I recently claimed to not really care what Jared Leto’s version of The Joker will look like in Suicide Squad, David Ayer and Warner Bros.’ adaptation of DC’s Dirty Dozen for super-villains comic book.
Why? Because it doesn’t come out until August 5, 2016, and that’s a long dang time from now
Why? Because Heath Ledger’s Joker is still fresh in my memory.
Why? Because I don’t actually get the impression that Leto’s Joker will receive a significant amount of screen-time even if his presence looms large over the plot.
Why? Because I’ve already experienced three cinematic Jokers at this point (Romero, Nicholson, Ledger) whereas I’ve never seen many of the Suicide Squad characters in anything live-action before and even then sometimes it was just on Arrow or The Flash where the budget is much smaller than a big movie.
Why? Because I don’t need anything other than Harley Quinn to make me excited for this movie. As far as I am concerned, the The Joker in the Suicide Squad is a mere necessity to finally give us a live action Harley Quinn, to be played by Margot Robbie. He’s a box office insurance character they’ve thrown in which I am accepting because I am a huge fan of the New 52 Suicide Squad comic book, and also because I don’t know how you do Harley Quinn without at least some kind of initial presence for The Joker.
Of course, I am still vaguely curious about Leto’s Joker because, well, it’s the Joker. To this point, though, I think his presence is actually pulling focus away from the rest of the Suicide Squad. Then again, the byproduct is that way more people are aware of this film, validating my opinion about the studio putting the Joker in as box office insurance.
Well, now here’s our first full look at Jared Leto’s Joker:
That’s…not quite what I expected. I don’t love or hate it; I’m still taking it all in. It’s like they made The Joker a character from HBO’s prison drama Oz. I can adjust to that, though I don’t think I’ll ever forgive the extreme laziness of his forehead tattoo none-too-subtly labeling him “Damaged.” Other than that, I think Twitter has it pretty well covered:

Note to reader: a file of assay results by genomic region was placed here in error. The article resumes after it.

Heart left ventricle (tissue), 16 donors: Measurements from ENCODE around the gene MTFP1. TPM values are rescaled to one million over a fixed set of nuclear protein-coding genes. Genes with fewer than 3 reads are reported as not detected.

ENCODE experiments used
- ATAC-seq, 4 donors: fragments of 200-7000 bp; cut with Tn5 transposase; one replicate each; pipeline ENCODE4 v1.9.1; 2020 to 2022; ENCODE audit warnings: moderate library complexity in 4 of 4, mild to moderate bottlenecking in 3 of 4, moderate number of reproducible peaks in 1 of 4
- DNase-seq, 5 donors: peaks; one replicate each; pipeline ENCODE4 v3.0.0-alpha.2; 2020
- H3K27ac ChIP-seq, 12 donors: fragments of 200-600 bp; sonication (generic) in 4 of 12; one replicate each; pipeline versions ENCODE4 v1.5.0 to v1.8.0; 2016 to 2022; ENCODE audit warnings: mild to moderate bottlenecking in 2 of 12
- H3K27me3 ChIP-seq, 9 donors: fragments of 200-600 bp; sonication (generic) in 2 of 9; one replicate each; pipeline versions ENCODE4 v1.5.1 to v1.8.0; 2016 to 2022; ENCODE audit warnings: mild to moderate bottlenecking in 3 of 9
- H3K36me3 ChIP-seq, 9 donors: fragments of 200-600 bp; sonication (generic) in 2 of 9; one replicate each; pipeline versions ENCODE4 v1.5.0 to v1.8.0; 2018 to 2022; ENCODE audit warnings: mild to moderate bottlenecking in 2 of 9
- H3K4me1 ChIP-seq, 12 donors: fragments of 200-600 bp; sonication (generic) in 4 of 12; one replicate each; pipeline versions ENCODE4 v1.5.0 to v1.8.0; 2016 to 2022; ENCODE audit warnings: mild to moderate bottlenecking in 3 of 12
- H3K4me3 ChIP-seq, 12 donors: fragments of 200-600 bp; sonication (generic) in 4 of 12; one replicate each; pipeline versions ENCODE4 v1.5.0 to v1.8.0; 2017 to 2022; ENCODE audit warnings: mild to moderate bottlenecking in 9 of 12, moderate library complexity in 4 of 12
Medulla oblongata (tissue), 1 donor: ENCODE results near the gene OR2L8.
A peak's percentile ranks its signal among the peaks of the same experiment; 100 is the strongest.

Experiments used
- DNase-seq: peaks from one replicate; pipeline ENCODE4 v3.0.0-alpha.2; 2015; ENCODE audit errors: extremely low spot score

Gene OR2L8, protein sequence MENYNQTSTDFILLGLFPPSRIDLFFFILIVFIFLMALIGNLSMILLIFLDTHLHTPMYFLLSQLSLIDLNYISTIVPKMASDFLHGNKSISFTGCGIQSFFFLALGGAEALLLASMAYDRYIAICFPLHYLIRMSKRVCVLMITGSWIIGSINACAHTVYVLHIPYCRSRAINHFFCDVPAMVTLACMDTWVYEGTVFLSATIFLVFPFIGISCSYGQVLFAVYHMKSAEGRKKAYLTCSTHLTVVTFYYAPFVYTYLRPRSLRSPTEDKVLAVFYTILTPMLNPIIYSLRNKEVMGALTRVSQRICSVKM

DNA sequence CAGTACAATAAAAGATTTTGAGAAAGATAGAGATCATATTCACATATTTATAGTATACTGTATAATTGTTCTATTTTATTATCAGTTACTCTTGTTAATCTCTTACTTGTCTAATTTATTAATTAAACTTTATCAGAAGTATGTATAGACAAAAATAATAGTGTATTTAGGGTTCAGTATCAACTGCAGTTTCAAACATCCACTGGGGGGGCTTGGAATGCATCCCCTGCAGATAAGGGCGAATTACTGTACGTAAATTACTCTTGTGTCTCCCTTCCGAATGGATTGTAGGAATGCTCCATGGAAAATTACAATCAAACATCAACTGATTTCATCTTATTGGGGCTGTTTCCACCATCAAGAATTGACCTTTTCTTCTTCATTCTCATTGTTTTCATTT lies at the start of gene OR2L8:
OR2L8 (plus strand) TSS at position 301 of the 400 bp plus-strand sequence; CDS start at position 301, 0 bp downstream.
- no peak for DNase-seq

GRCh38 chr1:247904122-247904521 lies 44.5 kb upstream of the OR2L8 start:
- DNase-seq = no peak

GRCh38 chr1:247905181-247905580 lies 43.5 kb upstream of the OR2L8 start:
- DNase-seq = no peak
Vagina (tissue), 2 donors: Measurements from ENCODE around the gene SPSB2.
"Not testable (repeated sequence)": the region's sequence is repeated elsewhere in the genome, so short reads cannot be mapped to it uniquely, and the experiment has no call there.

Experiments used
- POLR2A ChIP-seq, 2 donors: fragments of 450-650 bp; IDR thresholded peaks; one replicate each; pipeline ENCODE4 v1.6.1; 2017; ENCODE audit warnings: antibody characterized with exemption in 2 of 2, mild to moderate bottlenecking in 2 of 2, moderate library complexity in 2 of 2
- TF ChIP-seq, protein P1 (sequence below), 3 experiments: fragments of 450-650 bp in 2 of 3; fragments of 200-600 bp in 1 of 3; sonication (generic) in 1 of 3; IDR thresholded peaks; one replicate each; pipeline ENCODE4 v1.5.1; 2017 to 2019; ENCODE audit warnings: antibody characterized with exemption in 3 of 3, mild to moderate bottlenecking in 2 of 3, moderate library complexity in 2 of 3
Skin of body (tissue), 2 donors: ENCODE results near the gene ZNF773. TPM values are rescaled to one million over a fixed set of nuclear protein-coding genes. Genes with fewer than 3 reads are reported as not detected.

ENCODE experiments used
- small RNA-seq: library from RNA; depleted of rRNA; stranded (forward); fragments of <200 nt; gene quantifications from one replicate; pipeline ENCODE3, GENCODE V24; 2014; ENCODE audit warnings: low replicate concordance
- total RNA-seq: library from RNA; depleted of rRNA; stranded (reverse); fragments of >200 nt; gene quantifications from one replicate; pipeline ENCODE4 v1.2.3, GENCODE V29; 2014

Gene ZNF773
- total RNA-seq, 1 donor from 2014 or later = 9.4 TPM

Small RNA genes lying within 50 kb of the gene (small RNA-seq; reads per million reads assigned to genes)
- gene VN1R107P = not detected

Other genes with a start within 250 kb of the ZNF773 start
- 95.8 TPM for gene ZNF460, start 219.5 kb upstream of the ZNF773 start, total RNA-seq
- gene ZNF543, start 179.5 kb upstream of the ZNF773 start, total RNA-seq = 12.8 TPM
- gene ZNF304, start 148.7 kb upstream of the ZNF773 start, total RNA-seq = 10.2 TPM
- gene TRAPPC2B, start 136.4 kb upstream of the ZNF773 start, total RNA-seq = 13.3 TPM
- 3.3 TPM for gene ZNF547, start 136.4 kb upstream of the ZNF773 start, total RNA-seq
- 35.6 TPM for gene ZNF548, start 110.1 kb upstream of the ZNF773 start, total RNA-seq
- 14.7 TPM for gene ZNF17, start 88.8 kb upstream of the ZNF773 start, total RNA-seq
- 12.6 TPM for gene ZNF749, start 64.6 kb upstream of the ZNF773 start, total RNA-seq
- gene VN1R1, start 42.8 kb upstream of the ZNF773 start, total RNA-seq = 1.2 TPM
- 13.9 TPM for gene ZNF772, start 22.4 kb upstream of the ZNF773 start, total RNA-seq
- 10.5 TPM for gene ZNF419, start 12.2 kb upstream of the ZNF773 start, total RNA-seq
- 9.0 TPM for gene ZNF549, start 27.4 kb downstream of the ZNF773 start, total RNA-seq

That last one ultimately sums it up for me. You can look back at the history of the Joker in the comics and notice that beyond certain constants, such as his hair color and the color scheme of his costume, he’s been re-imagined multiple times. You can look back at the history of superhero movie costume reveals and attempt to figure out how often bad or controversial costumes have actually translated to weak films. You can think back in your own personal history to see if you’ve been wrong in embracing or rejecting a costume based on a photo alone. For example, I know I kind of hated Grant Gustin’s The Flash costume the first time I saw it, but by the end of The Flash pilot I was so swept up in the show I barely gave the costume a second thought. Ultimately, though, if The Joker turns out to be as important to the Suicide Squad as the early social media promotion by David Ayer might suggest then they’re making the wrong movie. I am only really here for Harley Quinn.
The Suicide Squad is due out August 5, 2016.